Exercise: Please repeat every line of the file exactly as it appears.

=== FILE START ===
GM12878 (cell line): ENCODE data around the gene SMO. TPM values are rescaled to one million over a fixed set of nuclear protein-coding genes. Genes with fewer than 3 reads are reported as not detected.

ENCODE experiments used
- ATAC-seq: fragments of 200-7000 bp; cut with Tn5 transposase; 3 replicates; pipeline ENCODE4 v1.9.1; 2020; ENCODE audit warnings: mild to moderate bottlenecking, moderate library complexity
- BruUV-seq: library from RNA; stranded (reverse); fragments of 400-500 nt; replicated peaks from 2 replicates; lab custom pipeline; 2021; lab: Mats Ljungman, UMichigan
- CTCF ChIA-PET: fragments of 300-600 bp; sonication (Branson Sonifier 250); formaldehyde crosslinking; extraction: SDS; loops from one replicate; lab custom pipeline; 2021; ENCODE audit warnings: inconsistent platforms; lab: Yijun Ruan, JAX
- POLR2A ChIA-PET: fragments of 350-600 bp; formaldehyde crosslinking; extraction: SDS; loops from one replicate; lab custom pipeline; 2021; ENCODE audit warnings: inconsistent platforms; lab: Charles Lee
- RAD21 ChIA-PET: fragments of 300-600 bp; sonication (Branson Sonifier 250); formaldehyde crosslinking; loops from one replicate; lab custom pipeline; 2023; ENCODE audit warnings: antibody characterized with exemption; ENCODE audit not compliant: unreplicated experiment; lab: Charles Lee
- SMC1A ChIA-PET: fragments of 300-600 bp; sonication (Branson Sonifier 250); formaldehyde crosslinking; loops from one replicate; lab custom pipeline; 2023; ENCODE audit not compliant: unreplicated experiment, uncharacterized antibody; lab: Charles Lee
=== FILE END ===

GM12878 (cell line): ENCODE data around the gene SMO. TPM values are rescaled to one million over a fixed set of nuclear protein-coding genes. Genes with fewer than 3 reads are reported as not detected.

ENCODE experiments used
- ATAC-seq: fragments of 200-7000 bp; cut with Tn5 transposase; 3 replicates; pipeline ENCODE4 v1.9.1; 2020; ENCODE audit warnings: mild to moderate bottlenecking, moderate library complexity
- BruUV-seq: library from RNA; stranded (reverse); fragments of 400-500 nt; replicated peaks from 2 replicates; lab custom pipeline; 2021; lab: Mats Ljungman, UMichigan
- CTCF ChIA-PET: fragments of 300-600 bp; sonication (Branson Sonifier 250); formaldehyde crosslinking; extraction: SDS; loops from one replicate; lab custom pipeline; 2021; ENCODE audit warnings: inconsistent platforms; lab: Yijun Ruan, JAX
- POLR2A ChIA-PET: fragments of 350-600 bp; formaldehyde crosslinking; extraction: SDS; loops from one replicate; lab custom pipeline; 2021; ENCODE audit warnings: inconsistent platforms; lab: Charles Lee
- RAD21 ChIA-PET: fragments of 300-600 bp; sonication (Branson Sonifier 250); formaldehyde crosslinking; loops from one replicate; lab custom pipeline; 2023; ENCODE audit warnings: antibody characterized with exemption; ENCODE audit not compliant: unreplicated experiment; lab: Charles Lee
- SMC1A ChIA-PET: fragments of 300-600 bp; sonication (Branson Sonifier 250); formaldehyde crosslinking; loops from one replicate; lab custom pipeline; 2023; ENCODE audit not compliant: unreplicated experiment, uncharacterized antibody; lab: Charles Lee